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Posted Jan 22, 2011 20:52 UTC (Sat) by solardiz (guest, #35993)
Yes, LILO lacks support for GPT tables. This does not prevent its use on boot devices of exactly 2 TB with MBR partition tables, though (we currently have many Owl installs with LILO on 2 TB devices, although we obviously tend to allocate just a small partition for the boot/root filesystem). My current understanding is that things should continue to work with MBR partitions for boot device size of up to 4 TB, but with individual partitions no larger than 2 TB each. (I have not tested this, though.) With larger RAID arrays (and eventually larger individual disks as well), the current workaround (while staying with LILO) would be to allocate a smaller device for booting from (e.g., put the first two disks into a RAID-1 array, put the rest into a RAID array bigger than 2 TB or 4 TB). Yes, this is a nasty limitation and a reason for us to move to a bootloader that is still being enhanced (or at least has been recently) rather than is merely maintained (like LILO mostly is, with occasional changes to its existing functionality but no new functionality being added).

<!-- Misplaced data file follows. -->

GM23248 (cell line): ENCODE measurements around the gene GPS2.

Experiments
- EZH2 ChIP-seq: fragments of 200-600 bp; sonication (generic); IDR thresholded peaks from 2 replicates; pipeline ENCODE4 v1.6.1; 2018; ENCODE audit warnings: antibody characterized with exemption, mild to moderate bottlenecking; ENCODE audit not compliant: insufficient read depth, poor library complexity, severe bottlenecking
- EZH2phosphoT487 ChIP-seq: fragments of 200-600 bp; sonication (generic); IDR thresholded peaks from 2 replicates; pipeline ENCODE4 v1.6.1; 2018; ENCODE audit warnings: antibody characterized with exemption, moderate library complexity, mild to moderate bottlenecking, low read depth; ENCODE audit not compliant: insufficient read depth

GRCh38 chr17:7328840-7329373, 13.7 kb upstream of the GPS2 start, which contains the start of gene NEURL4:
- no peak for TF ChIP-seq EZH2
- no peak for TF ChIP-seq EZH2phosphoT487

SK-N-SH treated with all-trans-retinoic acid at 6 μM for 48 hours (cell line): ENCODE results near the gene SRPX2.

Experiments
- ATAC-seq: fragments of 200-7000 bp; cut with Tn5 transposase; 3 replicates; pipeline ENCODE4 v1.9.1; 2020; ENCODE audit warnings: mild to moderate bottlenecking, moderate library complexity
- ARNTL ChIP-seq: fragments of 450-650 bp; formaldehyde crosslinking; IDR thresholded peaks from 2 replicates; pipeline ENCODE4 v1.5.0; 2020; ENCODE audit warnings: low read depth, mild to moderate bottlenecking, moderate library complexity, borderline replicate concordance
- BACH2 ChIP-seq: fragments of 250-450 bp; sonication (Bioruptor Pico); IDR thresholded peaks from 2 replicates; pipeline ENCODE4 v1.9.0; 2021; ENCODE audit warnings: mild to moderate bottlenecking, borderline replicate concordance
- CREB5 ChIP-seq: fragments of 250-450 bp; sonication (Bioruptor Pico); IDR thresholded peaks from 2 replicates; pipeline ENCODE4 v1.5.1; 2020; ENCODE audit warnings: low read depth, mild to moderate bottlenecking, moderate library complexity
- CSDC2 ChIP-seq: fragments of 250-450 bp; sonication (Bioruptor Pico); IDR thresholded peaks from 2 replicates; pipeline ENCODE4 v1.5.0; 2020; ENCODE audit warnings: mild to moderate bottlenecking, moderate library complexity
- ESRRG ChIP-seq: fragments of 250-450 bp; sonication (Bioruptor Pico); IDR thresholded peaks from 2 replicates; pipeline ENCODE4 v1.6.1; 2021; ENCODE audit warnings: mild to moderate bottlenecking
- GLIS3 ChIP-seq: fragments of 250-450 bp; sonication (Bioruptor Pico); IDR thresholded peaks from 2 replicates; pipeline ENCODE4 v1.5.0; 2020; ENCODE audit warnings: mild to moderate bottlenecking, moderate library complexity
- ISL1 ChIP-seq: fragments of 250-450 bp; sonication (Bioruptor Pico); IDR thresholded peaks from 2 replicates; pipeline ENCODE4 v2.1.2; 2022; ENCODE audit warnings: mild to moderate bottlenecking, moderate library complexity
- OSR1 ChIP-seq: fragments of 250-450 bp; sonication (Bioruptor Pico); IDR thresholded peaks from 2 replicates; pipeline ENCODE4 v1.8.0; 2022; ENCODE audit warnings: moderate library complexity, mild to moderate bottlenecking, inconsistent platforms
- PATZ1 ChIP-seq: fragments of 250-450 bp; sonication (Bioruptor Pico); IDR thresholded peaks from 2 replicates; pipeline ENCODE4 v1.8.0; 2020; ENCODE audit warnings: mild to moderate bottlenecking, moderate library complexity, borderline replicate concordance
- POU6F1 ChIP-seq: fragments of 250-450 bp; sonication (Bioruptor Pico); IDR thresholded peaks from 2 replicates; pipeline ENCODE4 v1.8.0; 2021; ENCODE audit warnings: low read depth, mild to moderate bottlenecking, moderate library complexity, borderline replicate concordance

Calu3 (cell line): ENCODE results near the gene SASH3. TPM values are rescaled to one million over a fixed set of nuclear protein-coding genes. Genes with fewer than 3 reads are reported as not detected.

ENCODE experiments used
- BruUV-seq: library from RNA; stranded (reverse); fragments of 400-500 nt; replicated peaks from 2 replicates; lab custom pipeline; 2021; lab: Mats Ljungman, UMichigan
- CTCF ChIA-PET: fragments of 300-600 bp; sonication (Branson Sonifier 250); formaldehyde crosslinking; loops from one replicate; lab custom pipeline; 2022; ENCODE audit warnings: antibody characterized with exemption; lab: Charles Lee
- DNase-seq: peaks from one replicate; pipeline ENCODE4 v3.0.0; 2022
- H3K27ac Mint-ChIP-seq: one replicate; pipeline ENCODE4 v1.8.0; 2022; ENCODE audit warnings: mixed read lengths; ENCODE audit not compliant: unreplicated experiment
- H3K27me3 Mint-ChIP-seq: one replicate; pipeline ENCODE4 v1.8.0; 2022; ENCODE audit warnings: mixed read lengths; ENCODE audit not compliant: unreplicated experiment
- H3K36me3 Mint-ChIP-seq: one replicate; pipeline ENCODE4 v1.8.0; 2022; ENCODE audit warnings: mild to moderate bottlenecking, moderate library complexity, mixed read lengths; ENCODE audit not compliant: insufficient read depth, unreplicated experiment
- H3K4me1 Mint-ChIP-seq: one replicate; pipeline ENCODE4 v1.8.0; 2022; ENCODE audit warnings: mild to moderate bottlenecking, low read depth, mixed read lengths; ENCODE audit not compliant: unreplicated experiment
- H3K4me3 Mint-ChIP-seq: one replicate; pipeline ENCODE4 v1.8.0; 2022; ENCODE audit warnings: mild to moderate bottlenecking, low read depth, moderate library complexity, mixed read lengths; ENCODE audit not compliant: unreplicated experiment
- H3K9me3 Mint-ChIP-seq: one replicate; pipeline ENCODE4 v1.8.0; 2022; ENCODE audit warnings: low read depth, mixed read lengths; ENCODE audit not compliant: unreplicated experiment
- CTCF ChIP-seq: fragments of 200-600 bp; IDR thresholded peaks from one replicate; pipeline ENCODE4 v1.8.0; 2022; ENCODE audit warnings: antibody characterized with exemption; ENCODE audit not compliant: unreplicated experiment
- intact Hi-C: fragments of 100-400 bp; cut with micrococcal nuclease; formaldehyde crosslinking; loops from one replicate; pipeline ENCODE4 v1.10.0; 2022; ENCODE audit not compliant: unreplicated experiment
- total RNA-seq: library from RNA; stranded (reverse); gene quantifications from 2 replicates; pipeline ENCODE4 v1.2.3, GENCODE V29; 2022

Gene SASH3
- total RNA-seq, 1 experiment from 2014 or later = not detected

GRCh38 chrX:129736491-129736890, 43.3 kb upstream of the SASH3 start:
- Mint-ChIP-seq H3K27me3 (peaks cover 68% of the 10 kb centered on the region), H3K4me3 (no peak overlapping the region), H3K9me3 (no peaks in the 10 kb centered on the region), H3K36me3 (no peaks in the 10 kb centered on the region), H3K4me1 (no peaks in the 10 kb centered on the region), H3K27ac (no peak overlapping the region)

Posted Jan 22, 2011 22:36 UTC (Sat) by ccurtis (guest, #49713)
But it is nasty as you said. I think you understand the problem, but just in case: if you do not use GPT tables, you cannot physically reach any storage beyond that 2 (or 4?) TB limit. It doesn't matter how you partition the drive (or array) - that extra space can simply not be accessed.
There may be some dirty hacks around now, but at the time it was quite an unpleasant surprise to me. Carving out a smaller virtual device for booting wasn't something I wanted to do at the time; on the upside, I learned to appreciate GRUB.
Posted Jan 23, 2011 2:45 UTC (Sun) by solardiz (guest, #35993)
Just to explain where I got the 4 TB figure from: my current understanding is that it is possible to have an almost-2 TB partition start at almost-2 TB into the device, thus it will end just below 4 TB (perhaps two sectors below 4 TiB, although I did not bother doing the math). That's with an MBR partition table. So on a 4 TB device, the first 2 TB may be partitioned arbitrarily (e.g., a few tiny partitions for the OS install, then an almost-2 TB partition for the machine's actual purpose), and the second 2 TB will have to be in one partition. Yes, this is a somewhat weird special case.
Posted Jan 24, 2011 2:34 UTC (Mon) by ccurtis (guest, #49713)
But even that wouldn't have worked for my application (I don't think...), so GPT it was.
Posted Jan 24, 2011 7:37 UTC (Mon) by solardiz (guest, #35993)
Initially, I thought that it'd fail while being installed, but maybe not - or not always.
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